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BigLogo.gif UN Member States on the Record
Break the silence, beat the drum on 25 March
10 March 2009 / 03:27

[Dateline: New York | Author:  DPI/Outreach Division/iSeek]

Poster: Breaking the silence, beating the drum | Credit: Graphic Design/KSD/OD/DPIPlans are underway to mark the 2009 Commemoration of the International Day of Remembrance of the Victims of Slavery and the Transatlantic Slave Trade on 25 March, one of which is a star-studded cultural evening and concert in the General Assembly Hall.  

This year’s theme is “Breaking the Silence, Beating the Drum,” chosen because drums are traditionally used the world over, especially in Africa, to send a loud message. 

In this case, drums will serve to remind listeners of the causes, consequences and lessons of the transatlantic slave trade, and of the dangers of racism and prejudice.   

One of the evening’s highlights will be the public debut of an issue-inspired song, “Blood into Gold,” by Emmy-award winning musician and philanthropist Peter Buffett, and R&B/pop star Akon (Senegal/USA).

Other performers from all continents invited include:  Mezzo-Soprano Audrey Babcock (USA); Soprano Angela Brown (USA); The Blind Boys of Alabama (USA); Izaline Calister (Curacao/The Netherlands); Toumani Diabaté (Mali); Danny Glover (USA); Gilberto Gil (Brazil); Bill T. Jones (USA); Sarah Jones (USA); Salif Keita (Mali) and his band; Ladysmith Black Mambazo (South Africa); Emeline Michel (Haiti); The Marley Brothers (Jamaica); CCH Pounder (Guyana/USA/Senegal); Stephanie Benson (Ghana); Phylicia Rashad (USA); Tenor Noah Stewart (USA); Randy Weston (USA) and his Quintet; Choreographer Gabri Christa (Curacao/The Netherlands) and ten award winning dancers of various nationalities in a piece dedicated to the Middle Passage. Other invited celebrities will be present in the Hall and pre-taped testimonials from Nelson Mandela and Muhammad Ali will be shown.

The event, which requires the building of a special stage in the GA Hall, will feature a combination of artistic expressions, including music, dance and the spoken word. 

This cultural evening will draw on the voices of the victims to tell the story of centuries of slavery, and honor the achievements of the enslaved people who, though denied their freedom, were still able to confront and transcend oppression. Over the years, the oral history of the transatlantic slave trade has been perpetuated in music by the descendants of the millions of victims of slavery.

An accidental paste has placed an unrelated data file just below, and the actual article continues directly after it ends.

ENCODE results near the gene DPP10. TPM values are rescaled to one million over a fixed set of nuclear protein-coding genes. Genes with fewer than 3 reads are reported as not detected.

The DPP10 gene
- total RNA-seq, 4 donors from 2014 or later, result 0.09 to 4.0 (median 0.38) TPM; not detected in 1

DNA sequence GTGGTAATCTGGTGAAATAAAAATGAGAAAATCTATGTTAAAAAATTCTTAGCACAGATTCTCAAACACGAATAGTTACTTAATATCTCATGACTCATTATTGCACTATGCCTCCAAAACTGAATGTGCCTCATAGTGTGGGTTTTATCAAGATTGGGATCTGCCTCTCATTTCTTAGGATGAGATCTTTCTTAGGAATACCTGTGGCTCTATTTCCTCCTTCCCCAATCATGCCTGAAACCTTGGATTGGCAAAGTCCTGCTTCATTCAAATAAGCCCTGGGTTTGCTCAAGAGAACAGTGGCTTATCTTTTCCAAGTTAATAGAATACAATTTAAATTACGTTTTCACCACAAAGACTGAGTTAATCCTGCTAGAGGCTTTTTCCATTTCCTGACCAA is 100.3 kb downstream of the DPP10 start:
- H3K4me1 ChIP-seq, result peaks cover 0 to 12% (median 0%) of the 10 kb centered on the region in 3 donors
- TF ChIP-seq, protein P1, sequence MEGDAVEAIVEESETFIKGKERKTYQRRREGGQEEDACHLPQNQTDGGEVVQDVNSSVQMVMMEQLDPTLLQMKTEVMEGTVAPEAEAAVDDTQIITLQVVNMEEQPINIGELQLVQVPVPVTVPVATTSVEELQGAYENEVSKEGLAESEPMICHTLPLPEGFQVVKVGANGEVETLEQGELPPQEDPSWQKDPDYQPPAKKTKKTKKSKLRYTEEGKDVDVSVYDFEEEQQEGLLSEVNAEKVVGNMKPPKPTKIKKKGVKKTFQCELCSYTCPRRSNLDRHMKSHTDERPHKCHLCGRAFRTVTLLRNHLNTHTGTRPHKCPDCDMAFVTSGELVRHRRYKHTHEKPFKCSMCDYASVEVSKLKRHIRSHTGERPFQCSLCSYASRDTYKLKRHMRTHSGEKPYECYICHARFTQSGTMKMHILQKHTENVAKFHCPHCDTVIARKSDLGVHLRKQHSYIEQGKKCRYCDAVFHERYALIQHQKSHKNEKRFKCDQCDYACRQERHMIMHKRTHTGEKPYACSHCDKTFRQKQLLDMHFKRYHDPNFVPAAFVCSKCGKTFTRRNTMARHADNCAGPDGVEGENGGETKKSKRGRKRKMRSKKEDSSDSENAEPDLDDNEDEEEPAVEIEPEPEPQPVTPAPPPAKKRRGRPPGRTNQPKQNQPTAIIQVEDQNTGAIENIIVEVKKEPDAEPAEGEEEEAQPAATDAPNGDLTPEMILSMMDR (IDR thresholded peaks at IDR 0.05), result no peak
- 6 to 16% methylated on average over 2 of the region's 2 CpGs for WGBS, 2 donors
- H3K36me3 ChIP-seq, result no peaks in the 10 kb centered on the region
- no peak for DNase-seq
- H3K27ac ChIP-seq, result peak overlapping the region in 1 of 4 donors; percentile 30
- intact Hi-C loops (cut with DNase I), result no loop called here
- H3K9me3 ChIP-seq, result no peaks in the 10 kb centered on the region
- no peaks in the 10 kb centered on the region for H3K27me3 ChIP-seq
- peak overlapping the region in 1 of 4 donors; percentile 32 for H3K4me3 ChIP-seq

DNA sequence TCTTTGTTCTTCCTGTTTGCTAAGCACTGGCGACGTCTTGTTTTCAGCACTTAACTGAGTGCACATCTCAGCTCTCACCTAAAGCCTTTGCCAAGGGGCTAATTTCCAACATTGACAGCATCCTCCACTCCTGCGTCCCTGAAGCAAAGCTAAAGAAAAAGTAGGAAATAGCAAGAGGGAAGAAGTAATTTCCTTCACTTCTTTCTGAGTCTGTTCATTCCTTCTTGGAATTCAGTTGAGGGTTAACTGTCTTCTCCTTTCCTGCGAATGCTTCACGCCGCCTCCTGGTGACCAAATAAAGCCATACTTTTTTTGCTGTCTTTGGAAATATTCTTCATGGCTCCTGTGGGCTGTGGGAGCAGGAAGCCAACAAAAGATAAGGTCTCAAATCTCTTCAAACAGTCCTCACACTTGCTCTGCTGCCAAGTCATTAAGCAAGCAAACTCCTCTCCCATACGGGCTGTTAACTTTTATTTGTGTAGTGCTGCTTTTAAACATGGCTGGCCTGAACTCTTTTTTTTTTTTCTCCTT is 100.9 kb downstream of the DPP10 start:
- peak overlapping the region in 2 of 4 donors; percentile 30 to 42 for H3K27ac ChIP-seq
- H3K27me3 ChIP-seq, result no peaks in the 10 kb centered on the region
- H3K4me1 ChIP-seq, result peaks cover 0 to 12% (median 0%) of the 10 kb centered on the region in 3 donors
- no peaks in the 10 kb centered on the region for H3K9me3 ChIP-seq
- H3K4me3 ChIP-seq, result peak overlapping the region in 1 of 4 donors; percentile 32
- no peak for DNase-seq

Secretary-General Ban Ki-moon and General Assembly President Miguel d’Escoto Brockmann will also attend. 

The SG will kick-start the day drumming a few notes of his own at an event at noon on 25 March with the participation of other musicians, drummers, steel bands and students.

The concert is being produced by Culture Project, a not-for-profit organization. Legendary music producer, Nile Rodgers, will be the concert’s music director.

Additional information will be forthcoming.

The day was designated by the General Assembly in a 2007 resolution (A/RES/62/122).

Related New York events

Tuesday, 24 March
6 p.m., "Drums" Exhibit Opening

An exhibit of drums sponsored by the Permanent Mission of Cameroon, in collaboration with the Schomburg Center for Research in Black Culture, CARICOM and the African Union, highlighting the historical perspective and socio-cultural impact of drums throughout the slave trade and beyond, from Africa to the Americas, will be on display from 24 March to 24 April.  The exhibit is expected to be launched by the Deputy-Secretary-General.

Wednesday, 25 March
9 a.m. Student Videoconference

Participating in the conference will be U.S. schools that are part of the UNESCO Associated Schools Project (ASPnet) Network and schools in the Caribbean invited by the organization Amistad America, including students from schools in New York City gathered at UNHQ.  The conference will close with a noon drumming event.  In preparation for the observance, the Cyberschoolbus team is developing a related online educational guide. 

Thursday, 26 March
10:15 a.m. DPI/NGO Briefing - Panel Discussion on the “Legacy of the Slave Trade on Modern Society”

Participants:
-Sylviane A. Diouf, Ph.D. (Senegal), Author of several books on slavery, Curator of Digital Collections, Schomburg Center for Research in Black Culture;
-Jeffrey Heyman (USA), Executive Director, Marketing, Public Relations and Communications, Peralta Community College District;
-Jean Claude Martineau (Haiti), poet and historian;  
-Ngugi wa Thiong'o (Kenya), Author and distinguished Professor of English and Comparative Literature, University of California; and
-Derek Walcott (St Lucia), Nobel Prize laureate.

1:30 p.m. 
UN Bookshop event focusing on slavery, Aimé Césaire, drums, and global nomads and a “Meet the author” book signing with Derek Walcott, Ngugi wa Thiong’o and Sylviane Diouf.

Also planned are documentary film screenings ( MS Word programme with additional details and times  ).

UN Information Centres are expected to organize similar commemorative events around the world.

Related web site

Peter Buffett and Akon have created a social networking web site called istheresomethingicando.com intended to serve as a place for people to share stories of how they’re making a difference.  Beginning on 25 March, slavery and human trafficking will be the site’s featured subject through the end of April.